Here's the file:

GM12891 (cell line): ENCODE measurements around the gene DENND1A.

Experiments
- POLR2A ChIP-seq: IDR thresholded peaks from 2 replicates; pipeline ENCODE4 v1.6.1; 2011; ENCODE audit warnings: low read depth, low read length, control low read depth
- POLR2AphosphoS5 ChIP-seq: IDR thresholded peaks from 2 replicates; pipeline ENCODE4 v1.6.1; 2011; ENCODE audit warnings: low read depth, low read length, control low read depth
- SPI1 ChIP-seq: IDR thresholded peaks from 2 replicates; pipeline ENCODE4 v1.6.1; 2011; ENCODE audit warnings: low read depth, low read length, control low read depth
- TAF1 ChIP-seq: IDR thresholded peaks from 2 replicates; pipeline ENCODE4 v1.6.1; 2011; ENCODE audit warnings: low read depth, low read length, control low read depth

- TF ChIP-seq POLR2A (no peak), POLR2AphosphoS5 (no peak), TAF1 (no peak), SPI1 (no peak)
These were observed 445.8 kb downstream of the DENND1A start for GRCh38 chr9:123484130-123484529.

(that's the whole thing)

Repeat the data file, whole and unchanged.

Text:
GM12891 (cell line): ENCODE measurements around the gene DENND1A.

Experiments
- POLR2A ChIP-seq: IDR thresholded peaks from 2 replicates; pipeline ENCODE4 v1.6.1; 2011; ENCODE audit warnings: low read depth, low read length, control low read depth
- POLR2AphosphoS5 ChIP-seq: IDR thresholded peaks from 2 replicates; pipeline ENCODE4 v1.6.1; 2011; ENCODE audit warnings: low read depth, low read length, control low read depth
- SPI1 ChIP-seq: IDR thresholded peaks from 2 replicates; pipeline ENCODE4 v1.6.1; 2011; ENCODE audit warnings: low read depth, low read length, control low read depth
- TAF1 ChIP-seq: IDR thresholded peaks from 2 replicates; pipeline ENCODE4 v1.6.1; 2011; ENCODE audit warnings: low read depth, low read length, control low read depth

- TF ChIP-seq POLR2A (no peak), POLR2AphosphoS5 (no peak), TAF1 (no peak), SPI1 (no peak)
These were observed 445.8 kb downstream of the DENND1A start for GRCh38 chr9:123484130-123484529.